58. The human rights activities carried out by those subjected to threats and death threats in the Americas region ranged very widely. Among the groups that appear to be most at risk are women defenders working to fight impunity for alleged human rights violations, particularly in Brazil, Colombia, Guatemala, Mexico, and Peru. Moreover, those working on indigenous rights also appear to be at risk, particularly in Brazil, Chile, Colombia, Ecuador, Guatemala, and Honduras; trade unionists, particularly in Colombia and Guatemala; and women’s rights and/or LGBT defenders in the region.

C. Risks and challenges faced by women human rights defenders and those working on women’s rights and gender issues

2. Risks and violations reported

(c) Stigmatization

85. Aside from the “political” stigmatization to which both women defenders and their male counterparts are subjected in certain contexts, including accusations of being fronts for guerrilla movements, terrorists, political extremists, separatists, foreign countries or interests, women human rights defenders often face further stigmatization by virtue of their sex or the gender- or sexuality-based rights they advocate. As noted above, such work can be perceived as challenging established socio-cultural norms, tradition or perceptions about the role and status of women in society. As a result of this, women defenders often find themselves and their work subjected to stigmatization by both State and non-State actors. A common accusation directed in particular at those working on women’s rights, gender issues, and LGBT rights, is the assertion that these defenders are somehow advocating or attempting to import “foreign” or “Western” values which contradict national or regional culture. State agents or representatives are often alleged to be responsible for such stigmatization.

(d) Sexual violence and rape

86. As both mandate holders have reiterated on various occasions, female human rights defenders are subject to particular risks to which their male counterparts are not so greatly exposed, foremost among these being the risk of rape, sexual abuse, and other forms of sexual violence and harassment. During the 2004-2009 period, the mandate sent 26 communications regarding cases of rape, threatened rape, or other forms of sexual violence and harassment against women defenders. However, of these, six communications concerned abuses of this kind against LGBT activists.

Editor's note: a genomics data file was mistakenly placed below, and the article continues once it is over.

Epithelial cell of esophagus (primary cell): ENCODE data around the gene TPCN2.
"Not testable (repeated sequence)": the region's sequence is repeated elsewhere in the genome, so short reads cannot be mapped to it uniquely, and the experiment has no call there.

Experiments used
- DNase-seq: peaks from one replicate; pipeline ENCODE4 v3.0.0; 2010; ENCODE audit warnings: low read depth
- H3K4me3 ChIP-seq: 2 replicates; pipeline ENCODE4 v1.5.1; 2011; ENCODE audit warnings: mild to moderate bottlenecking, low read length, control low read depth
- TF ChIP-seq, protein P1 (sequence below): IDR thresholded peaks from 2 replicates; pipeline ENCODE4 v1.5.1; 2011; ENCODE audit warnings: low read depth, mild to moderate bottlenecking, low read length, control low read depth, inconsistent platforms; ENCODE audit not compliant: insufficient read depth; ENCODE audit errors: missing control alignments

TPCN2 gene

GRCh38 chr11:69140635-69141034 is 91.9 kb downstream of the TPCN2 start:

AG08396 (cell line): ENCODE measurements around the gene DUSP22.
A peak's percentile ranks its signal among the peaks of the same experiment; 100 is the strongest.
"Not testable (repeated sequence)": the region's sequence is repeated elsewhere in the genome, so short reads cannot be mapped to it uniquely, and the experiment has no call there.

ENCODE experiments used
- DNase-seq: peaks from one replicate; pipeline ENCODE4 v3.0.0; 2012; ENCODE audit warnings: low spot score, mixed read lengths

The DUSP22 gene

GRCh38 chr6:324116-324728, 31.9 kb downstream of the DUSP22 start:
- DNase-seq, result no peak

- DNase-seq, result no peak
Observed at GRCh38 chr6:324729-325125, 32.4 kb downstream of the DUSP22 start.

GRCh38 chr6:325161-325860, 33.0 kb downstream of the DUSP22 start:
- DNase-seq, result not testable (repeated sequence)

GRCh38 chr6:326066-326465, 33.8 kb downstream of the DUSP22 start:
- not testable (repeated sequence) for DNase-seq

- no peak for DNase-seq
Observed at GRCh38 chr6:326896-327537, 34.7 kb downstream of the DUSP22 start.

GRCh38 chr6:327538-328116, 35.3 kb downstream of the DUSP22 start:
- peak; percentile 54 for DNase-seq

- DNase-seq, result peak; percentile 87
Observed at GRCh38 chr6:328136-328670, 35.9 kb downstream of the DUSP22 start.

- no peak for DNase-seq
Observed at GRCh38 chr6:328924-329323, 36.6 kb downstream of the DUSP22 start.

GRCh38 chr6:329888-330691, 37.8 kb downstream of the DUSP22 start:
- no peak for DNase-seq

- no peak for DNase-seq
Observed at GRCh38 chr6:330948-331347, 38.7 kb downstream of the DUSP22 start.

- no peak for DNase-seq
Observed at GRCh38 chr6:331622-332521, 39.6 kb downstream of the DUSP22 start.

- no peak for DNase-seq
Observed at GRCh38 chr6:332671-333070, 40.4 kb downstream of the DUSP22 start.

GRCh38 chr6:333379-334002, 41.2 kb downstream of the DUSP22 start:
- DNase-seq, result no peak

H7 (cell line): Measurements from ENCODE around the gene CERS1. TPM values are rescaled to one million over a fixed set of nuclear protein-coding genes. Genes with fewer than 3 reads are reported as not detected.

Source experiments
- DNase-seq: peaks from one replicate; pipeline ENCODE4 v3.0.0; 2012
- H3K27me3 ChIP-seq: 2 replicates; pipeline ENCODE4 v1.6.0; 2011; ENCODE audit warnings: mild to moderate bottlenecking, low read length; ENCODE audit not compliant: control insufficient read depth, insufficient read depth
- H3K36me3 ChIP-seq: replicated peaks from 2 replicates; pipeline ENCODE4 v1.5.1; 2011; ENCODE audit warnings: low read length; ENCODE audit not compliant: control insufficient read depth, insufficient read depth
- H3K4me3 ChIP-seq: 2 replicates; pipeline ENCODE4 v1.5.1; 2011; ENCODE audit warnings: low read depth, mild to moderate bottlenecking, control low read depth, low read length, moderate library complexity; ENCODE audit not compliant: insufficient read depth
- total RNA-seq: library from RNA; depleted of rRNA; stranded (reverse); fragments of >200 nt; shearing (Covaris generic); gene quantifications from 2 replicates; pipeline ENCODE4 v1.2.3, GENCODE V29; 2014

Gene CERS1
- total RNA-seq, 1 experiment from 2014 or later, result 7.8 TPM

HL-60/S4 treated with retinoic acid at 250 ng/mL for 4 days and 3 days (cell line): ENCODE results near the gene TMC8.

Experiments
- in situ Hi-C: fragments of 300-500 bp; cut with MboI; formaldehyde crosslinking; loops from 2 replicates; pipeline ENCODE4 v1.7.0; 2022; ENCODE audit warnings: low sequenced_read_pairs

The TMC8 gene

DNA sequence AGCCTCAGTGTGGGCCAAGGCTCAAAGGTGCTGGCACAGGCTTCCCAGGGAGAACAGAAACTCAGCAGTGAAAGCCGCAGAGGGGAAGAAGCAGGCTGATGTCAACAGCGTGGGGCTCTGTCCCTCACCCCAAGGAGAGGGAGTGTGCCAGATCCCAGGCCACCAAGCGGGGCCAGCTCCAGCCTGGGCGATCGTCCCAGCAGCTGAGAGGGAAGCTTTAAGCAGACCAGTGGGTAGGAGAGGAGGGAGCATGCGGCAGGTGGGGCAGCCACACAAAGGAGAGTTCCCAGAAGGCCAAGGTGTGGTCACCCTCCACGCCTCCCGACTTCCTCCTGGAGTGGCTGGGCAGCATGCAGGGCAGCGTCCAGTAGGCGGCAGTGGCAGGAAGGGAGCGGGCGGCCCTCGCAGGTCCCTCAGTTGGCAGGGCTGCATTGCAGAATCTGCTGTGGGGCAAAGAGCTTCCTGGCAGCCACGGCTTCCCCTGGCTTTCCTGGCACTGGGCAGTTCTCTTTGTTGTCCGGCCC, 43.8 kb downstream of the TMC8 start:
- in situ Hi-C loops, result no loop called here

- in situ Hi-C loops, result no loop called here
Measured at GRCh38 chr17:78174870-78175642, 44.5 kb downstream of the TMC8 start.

87. In 2005, the mandate sent a communication regarding the systematic use of sexual and other forms of violence against women defenders in the Democratic Republic of the Congo. Aside from this, two other cases of threatened and attempted rape were reported from the DRC, along with one attempted rape of a women defender’s daughter in the Central African Republic, and the threatened rape of an LGBT activist in Kenya. Sexual assaults, including instances of gang rape in detention of LGBT activists, were also reported in Ecuador, Honduras, Mexico, India, and Nepal. The alleged perpetrators of these acts were mostly unknown/ unidentified but also included members of the police, military, armed groups, or local members of the community.

Link to full text of the report: Report-SR Human Rights Defenders-2010-eng